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About this Poem 

“Work” is part of a sixteen-poem sequence originally published in Lazarus’s 1871 collection Admetus and Other Poems.

Work

Emma Lazarus, 1849 - 1887

Yet life is not a vision nor a prayer,
But stubborn work; she may not shun her task.
After the first compassion, none will spare
Her portion and her work achieved, to ask.
She pleads for respite,—she will come ere long
When, resting by the roadside, she is strong.

Nay, for the hurrying throng of passers-by
Will crush her with their onward-rolling stream.
Much must be done before the brief light die;
She may not loiter, rapt in the vain dream.
With unused trembling hands, and faltering feet,
She staggers forth, her lot assigned to meet.

But when she fills her days with duties done,
Strange vigor comes, she is restored to health.
New aims, new interests rise with each new sun,
And life still holds for her unbounded wealth.
All that seemed hard and toilsome now proves small,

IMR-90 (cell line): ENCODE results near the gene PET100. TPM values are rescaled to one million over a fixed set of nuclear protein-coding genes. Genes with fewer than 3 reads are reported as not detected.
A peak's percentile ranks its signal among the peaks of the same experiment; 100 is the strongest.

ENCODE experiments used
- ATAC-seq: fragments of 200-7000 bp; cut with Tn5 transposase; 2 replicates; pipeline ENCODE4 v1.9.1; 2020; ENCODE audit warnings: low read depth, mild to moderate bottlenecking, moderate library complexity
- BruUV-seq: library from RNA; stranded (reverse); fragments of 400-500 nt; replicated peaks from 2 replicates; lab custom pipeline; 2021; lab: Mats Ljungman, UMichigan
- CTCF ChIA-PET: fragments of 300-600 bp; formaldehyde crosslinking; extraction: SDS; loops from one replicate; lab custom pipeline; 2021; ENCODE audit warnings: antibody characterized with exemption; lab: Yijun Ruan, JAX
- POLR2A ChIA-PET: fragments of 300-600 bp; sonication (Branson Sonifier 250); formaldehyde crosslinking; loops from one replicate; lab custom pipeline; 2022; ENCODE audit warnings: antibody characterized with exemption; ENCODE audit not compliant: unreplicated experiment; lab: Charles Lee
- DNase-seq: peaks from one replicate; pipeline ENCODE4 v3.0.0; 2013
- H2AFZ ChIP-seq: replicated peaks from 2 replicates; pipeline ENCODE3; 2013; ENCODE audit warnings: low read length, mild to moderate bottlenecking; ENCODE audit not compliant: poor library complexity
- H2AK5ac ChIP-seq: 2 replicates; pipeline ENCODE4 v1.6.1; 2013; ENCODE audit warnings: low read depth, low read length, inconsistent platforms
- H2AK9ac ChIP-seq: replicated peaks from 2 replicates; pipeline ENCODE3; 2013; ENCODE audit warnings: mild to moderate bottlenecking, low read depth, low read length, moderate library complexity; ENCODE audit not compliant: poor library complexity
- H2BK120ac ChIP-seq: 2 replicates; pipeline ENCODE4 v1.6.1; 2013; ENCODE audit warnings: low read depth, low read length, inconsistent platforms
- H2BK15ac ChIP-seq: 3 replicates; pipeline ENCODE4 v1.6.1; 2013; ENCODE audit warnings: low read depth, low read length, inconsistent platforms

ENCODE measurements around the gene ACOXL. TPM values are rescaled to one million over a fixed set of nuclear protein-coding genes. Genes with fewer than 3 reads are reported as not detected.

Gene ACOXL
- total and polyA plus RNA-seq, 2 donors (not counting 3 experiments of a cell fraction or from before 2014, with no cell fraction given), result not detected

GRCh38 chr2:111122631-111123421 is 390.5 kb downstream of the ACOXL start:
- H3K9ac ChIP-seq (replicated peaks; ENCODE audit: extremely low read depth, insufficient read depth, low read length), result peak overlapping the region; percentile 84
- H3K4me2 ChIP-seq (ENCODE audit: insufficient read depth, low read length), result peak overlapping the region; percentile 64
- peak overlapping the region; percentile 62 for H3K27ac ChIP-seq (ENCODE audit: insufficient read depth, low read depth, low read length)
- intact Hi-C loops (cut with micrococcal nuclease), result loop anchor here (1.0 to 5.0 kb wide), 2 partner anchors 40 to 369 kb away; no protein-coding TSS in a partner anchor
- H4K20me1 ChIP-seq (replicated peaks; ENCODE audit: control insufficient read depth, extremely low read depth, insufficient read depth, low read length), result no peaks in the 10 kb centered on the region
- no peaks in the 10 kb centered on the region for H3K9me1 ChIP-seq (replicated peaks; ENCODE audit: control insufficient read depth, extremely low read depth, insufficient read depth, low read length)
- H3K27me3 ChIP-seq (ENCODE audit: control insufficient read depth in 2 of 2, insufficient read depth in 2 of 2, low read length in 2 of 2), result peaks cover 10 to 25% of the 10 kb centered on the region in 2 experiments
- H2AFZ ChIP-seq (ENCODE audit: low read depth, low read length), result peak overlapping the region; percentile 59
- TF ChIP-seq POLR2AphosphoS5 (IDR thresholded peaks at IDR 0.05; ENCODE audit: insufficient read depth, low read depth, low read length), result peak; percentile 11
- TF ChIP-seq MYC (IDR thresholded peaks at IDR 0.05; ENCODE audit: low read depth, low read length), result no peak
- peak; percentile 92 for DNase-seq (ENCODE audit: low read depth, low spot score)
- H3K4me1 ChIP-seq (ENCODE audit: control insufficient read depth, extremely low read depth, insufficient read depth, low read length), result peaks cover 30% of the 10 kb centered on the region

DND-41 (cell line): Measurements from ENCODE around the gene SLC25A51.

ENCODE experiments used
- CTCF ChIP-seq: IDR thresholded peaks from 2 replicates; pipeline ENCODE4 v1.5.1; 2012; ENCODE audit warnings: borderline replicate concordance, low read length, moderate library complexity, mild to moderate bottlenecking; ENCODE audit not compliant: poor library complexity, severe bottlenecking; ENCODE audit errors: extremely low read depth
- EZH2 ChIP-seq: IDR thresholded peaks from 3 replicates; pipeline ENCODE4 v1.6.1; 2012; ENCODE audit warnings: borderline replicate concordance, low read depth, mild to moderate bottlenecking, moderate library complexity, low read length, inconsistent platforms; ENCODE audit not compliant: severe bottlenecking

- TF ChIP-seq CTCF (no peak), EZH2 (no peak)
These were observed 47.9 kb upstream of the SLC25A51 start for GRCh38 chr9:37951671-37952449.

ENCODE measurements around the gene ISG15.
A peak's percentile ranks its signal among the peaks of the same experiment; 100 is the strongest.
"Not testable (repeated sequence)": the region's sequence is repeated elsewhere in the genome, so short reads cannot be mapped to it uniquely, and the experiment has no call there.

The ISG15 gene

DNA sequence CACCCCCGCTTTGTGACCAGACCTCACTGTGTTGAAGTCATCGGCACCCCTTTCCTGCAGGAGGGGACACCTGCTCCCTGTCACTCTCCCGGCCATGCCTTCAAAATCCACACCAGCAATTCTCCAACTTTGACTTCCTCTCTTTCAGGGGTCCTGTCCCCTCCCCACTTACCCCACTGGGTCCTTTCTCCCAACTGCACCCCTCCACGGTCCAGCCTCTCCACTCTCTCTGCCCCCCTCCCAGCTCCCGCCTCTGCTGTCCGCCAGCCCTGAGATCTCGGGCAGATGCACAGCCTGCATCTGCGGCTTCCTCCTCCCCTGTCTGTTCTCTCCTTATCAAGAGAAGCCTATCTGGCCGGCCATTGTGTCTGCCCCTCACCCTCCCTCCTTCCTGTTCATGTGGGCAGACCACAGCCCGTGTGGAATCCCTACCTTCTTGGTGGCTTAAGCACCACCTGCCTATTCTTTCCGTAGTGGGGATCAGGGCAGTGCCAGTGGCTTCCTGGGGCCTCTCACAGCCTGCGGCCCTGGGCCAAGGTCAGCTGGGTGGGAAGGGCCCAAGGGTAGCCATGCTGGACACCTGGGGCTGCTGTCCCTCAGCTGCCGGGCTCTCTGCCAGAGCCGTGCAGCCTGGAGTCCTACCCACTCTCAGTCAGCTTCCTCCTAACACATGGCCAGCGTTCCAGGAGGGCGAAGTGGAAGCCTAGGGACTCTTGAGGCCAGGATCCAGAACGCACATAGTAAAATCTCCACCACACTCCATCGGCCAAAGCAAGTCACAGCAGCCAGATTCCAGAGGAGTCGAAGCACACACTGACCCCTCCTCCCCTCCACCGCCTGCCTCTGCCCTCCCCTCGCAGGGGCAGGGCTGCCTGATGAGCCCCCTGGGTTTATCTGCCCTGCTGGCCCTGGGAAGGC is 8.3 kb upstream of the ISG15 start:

And naught may daunt her,—she hath strength for all.

This poem is in the public domain.

This poem is in the public domain.

Emma Lazarus

Emma Lazarus

Posthumously famous for her sonnet, "The New Colossus," which is engraved on the base of the Statue of Liberty, Emma Lazarus is considered America's first important Jewish poet

by this poet

poem
Late-born and woman-souled I dare not hope, 
The freshness of the elder lays, the might 
Of manly, modern passion shall alight 
Upon my Muse's lips, nor may I cope 
(Who veiled and screened by womanhood must grope) 
With the world's strong-armed warriors and recite 
The dangers, wounds, and triumphs of the fight
poem
Down the long hall she glistens like a star,
The foam-born mother of Love, transfixed to stone,
Yet none the less immortal, breathing on.
Time's brutal hand hath maimed but could not mar.
When first the enthralled enchantress from afar
Dazzled mine eyes, I saw not her alone,
Serenely poised on her world-
poem

1. Vast oceanic movements, the flux and reflux of immeasurable tides, oversweep our continent.

2. From the far Caucasian steppes, from the squalid Ghettos of Europe,

3. From Odessa and Bucharest, from Kief and Ekaterinoslav,

4. Hark to the cry of the exiles of Babylon, the voice of